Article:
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I'm trying to use the "apply" function with the R "eleavatr" package. I'm getting an error message but I'm not sure if the problem is in my understanding of the apply function (perhaps the root of the problem?) or a wholly different problem. The function works if you just use it alone ie get_elev(temp_df) but using it in apply causes problem. This is my sample data & code:

> temp_df
           x        y
41 -74.67020 41.36181
42 -74.66993 41.36208
43 -74.66966 41.36235
44 -74.66939 41.36262
45 -74.66912 41.36289
46 -74.66885 41.36316
47 -74.66858 41.36343
48 -74.66831 41.36370
49 -74.66804 41.36397
50 -74.66777 41.36424

get_elev<-function(ll){
  temp_el<-elevatr::get_elev_point(locations = ll, src = "epqs", units="meters", 
         prj = ll_prj)
  return(temp_el)
}

sapply(temp_df, FUN=get_elev) #this should take the lat/lon coordinates of each row to search for elevation. 

Error message:

 Error in if (attributes(class(locations)) %in% c("raster", "sp")) { : 
argument is of length zero 
  • try sapply(temp_df, print) to see what each iteration is feeding to the function.... If you want to do things row-wise, use apply(temp_df, 1, FUN=something). – Spacedman Oct 23 at 17:30
  • @Spacedman When I tried that, I don't think both the lat and long are being read in properly, ie. [1] -74.67020 -74.66993 -74.66966 -74.66939 -74.66912 -74.66885 -74.66858 -74.66831 -74.66804 -74.66777 [1] 41.36181 41.36208 41.36235 41.36262 41.36289 41.36316 41.36343 41.36370 41.36397 41.36424 x y [1,] -74.67020 41.36181 [2,] -74.66993 41.36208 . (sorry I don't know how to format this better). Is there a way to feed both values into apply? – Tammy Oct 23 at 17:36
  • Is there a reason why you are using *apply? Why not call get_elev_point with the whole data frame? – Spacedman Oct 23 at 18:11
  • I'm trying to parallel my code ultimately and my understanding is that library(parallel) uses apply-like functions – Tammy Oct 23 at 18:13
1

The problem is that sapply works over columns in a data frame:

> tmp = sapply(temp_df, print)
 [1] -74.66463 -74.55881 -74.06158 -74.20245 -74.31204 -74.70192 -74.56885
 [8] -74.56009 -74.89815 -74.53474
 [1] 41.15452 41.51665 41.61388 41.48831 41.81899 41.89160 41.10157 41.57314
 [9] 41.48867 41.00771

that has called print twice, once for each column.

apply is meant to use over matrices, not data frames, so it fails when you try and run it over rows on a data frame:

> get_elev = function(ll){elevatr::get_elev_point(ll, src="epqs",prj="+init=epsg:4326")}
> tmp = apply(temp_df,1, get_elev)
Error in if (attributes(class(locations)) %in% c("raster", "sp")) { : 
  argument is of length zero

If you inspect ll when called like this you'll see its a vector of length two. So you can reconstruct a little data frame and use that:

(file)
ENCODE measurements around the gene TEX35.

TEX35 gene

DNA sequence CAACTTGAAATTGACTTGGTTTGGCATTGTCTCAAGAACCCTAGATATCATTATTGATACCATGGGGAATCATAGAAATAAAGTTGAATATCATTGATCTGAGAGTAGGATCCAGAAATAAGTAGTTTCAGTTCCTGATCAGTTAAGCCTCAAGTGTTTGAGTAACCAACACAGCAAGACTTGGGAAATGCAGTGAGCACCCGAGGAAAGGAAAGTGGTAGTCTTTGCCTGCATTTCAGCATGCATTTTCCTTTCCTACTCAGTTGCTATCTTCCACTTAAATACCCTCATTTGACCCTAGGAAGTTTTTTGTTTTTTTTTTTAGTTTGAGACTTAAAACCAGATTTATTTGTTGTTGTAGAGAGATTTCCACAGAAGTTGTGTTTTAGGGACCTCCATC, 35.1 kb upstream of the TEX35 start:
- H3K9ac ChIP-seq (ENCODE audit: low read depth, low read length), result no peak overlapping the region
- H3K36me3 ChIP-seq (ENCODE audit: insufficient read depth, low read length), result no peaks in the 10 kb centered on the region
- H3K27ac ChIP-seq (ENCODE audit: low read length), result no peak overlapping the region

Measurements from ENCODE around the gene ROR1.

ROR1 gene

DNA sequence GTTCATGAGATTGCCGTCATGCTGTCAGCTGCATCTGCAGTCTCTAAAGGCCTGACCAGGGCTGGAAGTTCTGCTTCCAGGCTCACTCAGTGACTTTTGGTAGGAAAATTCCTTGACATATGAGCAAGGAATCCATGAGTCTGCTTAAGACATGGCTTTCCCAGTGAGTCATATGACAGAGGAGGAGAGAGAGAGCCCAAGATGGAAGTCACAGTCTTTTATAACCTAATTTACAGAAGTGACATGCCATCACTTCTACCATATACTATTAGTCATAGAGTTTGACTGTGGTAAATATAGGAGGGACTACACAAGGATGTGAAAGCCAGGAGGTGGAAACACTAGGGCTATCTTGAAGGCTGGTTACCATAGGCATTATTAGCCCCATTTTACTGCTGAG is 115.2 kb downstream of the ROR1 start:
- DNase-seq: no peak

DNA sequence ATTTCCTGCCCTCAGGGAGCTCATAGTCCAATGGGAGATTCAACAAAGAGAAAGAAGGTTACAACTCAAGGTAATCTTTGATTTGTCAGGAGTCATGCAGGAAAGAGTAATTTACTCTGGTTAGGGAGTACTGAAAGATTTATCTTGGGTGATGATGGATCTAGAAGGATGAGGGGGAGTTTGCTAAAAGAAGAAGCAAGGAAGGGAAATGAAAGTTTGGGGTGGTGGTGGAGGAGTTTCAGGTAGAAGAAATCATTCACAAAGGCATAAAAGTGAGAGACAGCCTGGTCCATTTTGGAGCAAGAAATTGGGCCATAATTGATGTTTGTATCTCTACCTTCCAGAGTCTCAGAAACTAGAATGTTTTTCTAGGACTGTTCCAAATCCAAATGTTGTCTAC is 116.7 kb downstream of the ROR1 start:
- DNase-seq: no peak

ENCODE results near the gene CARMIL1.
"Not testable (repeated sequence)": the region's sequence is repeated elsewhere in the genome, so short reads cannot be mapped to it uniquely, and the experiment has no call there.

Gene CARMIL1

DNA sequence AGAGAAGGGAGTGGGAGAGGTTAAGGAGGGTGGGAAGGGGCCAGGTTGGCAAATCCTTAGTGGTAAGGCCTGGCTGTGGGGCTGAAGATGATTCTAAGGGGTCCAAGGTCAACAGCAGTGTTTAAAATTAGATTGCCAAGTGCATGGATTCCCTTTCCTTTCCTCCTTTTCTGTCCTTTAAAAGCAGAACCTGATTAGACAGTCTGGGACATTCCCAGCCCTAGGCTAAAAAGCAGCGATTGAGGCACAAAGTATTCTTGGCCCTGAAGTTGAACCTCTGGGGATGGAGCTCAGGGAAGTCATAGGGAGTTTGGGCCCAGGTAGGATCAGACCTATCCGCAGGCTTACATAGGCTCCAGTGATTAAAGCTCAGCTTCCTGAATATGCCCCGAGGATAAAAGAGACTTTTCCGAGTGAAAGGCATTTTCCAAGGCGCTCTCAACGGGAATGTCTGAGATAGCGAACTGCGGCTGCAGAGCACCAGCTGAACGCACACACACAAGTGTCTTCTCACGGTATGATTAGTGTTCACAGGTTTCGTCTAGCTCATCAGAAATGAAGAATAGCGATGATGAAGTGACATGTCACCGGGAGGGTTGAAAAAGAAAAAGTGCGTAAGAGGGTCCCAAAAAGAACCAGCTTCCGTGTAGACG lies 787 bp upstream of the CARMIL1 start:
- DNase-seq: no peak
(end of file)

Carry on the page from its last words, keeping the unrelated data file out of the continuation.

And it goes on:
> get_elev = function(ll){ll=data.frame(x=ll[1],y=ll[2]);elevatr::get_elev_point(ll, src="epqs",prj="+init=epsg:4326")}
> tmp = apply(temp_df,1, get_elev)
> 

which returns a list of elements like this:

> tmp[[1]]
            coordinates elevation elev_units
1 (-74.66463, 41.15452)    139.05     meters

I'm not sure doing this in order to parallelise it in order to speed it up is a good idea, or even will work. The speed will be determined by the response of the server, and running in parallel will thrash the server harder and possibly get you kicked off it faster.

  • thank you so much for sending and answering my question. I'm not sure that using parallel is the best way but when I had applied get_elev_point to the entire dataframe, the code would crash with: "API did not return json". My dataframe is large 10^6 so my understanding after searching this google message is the connection between the website is crashing mid-code. I thought with parallel, I shorten the time to the website. This is way beyond my understanding but does that seem possibly reasonable? – Tammy Oct 23 at 18:31
  • The help page says: "The "epqs" source is relatively slow for larger numbers of points (e.g. > 500)" - trying to do a million is probably pointless. I would very carefully read the terms and conditions on the API endpoint before proceeding. You might benefit from downloading SRTM rasters and querying them. – Spacedman Oct 23 at 18:57
  • I forgot that was a limitation with epqs--thanks for looking into that. I think finding an alternative method might be necessary and that seems pretty reasonable. Thanks again – Tammy Oct 23 at 19:00
  • It would seem that if your dataset is, in fact, that large it may be more prudent to just down DEM tiles and then pull the elevation values. – Jeffrey Evans Oct 23 at 19:18

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